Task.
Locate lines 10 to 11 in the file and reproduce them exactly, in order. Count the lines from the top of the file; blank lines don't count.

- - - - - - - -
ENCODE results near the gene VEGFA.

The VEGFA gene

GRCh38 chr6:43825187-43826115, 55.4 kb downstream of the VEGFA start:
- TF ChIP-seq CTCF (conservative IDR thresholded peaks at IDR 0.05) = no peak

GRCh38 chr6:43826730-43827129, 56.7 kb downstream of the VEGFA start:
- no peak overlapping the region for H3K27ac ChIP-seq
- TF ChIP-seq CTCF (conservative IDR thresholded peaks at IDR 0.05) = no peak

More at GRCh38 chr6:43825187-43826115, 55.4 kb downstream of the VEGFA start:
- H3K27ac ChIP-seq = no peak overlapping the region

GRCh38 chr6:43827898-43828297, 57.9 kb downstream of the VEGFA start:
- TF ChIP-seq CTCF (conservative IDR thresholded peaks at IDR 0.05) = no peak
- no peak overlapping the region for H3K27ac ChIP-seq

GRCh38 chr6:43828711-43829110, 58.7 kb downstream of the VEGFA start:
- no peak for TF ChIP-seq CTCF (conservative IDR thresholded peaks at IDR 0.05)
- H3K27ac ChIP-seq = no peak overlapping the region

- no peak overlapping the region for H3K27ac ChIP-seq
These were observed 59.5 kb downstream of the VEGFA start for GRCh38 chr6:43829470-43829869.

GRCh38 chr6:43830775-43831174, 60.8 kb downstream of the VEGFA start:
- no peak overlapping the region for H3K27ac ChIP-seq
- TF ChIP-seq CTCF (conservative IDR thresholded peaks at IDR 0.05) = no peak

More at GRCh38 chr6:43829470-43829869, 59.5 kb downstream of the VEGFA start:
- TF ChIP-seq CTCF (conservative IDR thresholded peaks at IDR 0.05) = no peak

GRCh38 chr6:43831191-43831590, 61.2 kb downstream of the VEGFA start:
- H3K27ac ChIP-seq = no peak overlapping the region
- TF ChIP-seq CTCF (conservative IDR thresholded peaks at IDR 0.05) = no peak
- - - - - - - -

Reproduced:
GRCh38 chr6:43827898-43828297, 57.9 kb downstream of the VEGFA start:
- TF ChIP-seq CTCF (conservative IDR thresholded peaks at IDR 0.05) = no peak